The two sides of Tokyo’s shrinking population

In the month of September, the population of Tokyo’s metropolitan area dropped by 10,673 residents. While that might paint a grim picture, the population is up 28,253 residents from the same time last year. Ultimately the numbers still aren’t convincing enough to show that telecommuting is causing a great exodus from the capital. Almost half of September’s decrease can be attributed to a large and ongoing outflow of foreign residents, which may also be a result of the lack of incoming foreign workers and students due to international travel bans.

Tokyo’s metropolitan area recorded a net outflow of 3,638 residents in September 2020, compared to a net increase of 3,362 seen in September 2019. A total of 27,006 new residents moved into Tokyo during the month, down 11.7% from last year, while 30,644 residents left, up 12.5% from last year.

Most of the mover-outers appear to be heading to Tokyo’s neighboring prefectures of Saitama, Kanagawa and Chiba, which form part of the greater Tokyo area. There is very little evidence of Tokyo-ites making an escape to more regional areas. 

Tokyo had a resident population of 13,971,109 as of October 1, 2020. Back in May it exceeded 14 million for the first time in history. Much of the outflow has been due to a continuing decline in the number of registered foreign residents. Over the 12 months from October 1, 2019 to October 1, 2020, the foreign resident population in the Tokyo metropolitan area decreased by 30,480. Meanwhile, the Japanese population increased by 58,733 over the same period. Since the global pandemic took hold in February, the foreign resident population has shrunk by 39,744 residents, or around 7%. Over that same period, the number of Japanese residents in Tokyo grew by 0.4%.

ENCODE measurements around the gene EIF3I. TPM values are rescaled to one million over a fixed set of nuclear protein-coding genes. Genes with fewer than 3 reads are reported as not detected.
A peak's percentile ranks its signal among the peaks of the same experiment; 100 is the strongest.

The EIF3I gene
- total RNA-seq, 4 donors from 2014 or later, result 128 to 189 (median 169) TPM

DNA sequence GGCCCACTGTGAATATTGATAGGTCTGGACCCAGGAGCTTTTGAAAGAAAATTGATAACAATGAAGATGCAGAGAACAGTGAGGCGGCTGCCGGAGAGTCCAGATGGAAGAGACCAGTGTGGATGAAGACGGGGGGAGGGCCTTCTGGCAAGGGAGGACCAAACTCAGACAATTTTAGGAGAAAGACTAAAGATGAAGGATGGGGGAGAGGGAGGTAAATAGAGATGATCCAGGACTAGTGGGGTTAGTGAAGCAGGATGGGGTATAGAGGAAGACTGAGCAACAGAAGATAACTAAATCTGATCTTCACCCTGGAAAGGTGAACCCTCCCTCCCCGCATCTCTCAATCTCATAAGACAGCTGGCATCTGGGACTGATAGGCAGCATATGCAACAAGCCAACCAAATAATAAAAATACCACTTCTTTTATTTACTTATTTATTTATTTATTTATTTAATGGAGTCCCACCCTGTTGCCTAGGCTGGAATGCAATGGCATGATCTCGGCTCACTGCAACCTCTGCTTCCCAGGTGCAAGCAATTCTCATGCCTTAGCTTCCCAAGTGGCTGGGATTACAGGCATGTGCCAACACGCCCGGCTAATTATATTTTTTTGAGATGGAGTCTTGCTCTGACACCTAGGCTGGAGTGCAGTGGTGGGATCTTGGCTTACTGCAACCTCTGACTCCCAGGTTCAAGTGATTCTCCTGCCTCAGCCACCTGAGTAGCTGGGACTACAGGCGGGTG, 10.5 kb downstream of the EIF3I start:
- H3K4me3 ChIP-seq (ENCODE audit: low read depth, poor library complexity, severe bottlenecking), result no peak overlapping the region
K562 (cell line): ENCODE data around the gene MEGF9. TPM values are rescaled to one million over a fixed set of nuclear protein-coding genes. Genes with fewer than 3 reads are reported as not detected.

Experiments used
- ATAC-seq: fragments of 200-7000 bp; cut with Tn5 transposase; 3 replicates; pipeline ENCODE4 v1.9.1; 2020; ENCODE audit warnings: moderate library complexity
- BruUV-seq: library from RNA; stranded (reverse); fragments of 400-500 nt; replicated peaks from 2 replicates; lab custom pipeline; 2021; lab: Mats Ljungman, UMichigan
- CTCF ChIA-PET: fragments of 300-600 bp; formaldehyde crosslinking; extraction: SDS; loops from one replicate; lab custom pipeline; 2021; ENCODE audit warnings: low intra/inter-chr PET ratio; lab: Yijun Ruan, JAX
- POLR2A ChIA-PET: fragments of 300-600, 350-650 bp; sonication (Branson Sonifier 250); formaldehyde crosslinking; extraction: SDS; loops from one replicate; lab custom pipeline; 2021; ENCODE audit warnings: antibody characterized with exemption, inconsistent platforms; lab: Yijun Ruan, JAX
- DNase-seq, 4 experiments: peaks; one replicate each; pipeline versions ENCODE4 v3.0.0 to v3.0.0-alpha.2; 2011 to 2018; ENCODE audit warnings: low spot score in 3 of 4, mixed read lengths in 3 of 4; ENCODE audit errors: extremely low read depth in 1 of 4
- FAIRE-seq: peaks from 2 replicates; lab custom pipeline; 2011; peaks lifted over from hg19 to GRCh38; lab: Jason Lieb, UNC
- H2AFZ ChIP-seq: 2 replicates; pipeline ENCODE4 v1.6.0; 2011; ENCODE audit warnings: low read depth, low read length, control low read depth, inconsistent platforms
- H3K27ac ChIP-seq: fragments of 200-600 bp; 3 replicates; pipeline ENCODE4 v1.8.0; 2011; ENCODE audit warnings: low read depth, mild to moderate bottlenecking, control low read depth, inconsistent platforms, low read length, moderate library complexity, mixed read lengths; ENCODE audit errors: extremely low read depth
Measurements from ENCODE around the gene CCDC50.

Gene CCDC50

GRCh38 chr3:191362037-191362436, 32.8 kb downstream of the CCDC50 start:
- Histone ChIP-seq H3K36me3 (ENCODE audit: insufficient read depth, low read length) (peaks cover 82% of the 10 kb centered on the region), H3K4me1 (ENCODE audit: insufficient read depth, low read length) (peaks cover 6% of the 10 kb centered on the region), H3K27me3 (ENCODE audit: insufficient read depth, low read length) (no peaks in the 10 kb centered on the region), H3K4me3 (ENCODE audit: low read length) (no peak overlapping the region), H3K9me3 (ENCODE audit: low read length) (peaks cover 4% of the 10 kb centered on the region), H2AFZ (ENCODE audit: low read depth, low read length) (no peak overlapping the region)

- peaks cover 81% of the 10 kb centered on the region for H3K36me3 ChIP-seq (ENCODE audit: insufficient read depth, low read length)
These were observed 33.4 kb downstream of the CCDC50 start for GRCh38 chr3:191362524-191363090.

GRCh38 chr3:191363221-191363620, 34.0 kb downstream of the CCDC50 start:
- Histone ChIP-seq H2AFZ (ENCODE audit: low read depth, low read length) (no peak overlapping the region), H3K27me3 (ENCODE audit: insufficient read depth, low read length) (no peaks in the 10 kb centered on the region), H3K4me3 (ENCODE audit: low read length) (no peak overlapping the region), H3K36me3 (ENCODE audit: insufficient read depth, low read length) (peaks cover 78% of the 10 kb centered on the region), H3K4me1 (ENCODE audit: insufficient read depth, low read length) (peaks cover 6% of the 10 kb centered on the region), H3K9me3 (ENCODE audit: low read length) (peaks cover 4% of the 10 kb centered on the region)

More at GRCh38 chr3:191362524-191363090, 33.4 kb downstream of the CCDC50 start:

Neighboring Kanagawa Prefecture, which includes Yokohama and the popular beachside town of Kamakura, saw a net inflow of 1,360 residents in September, a 26.5% increase from this time last year. Incoming resident numbers had barely shifted from last year, but fewer people had left the prefecture. Saitama and Chiba prefectures also saw net inflows of 1,100 ~ 1,200. 

Percentage-wise, Tokushima Prefecture on Shikoku Island was in the top spot nationwide with a 10.8% surge in new residents. The prefecture welcomed 613 new residents in September. However, a further 639 residents left, leaving the prefecture with a small net outflow. Kagoshima Prefecture in southern Kyushu had the biggest drop in new arrivals, with a 20.3% decline from last year. The prefecture had a net inflow of 49 residents. 

Nationwide, fewer people are moving about. In September, moves to other prefectures were down 6% from last year.

Sources:
Statistics Bureau of Japan.
Tokyo Metropolitan Government Statistics Division.

 1,220 total views,  24 views today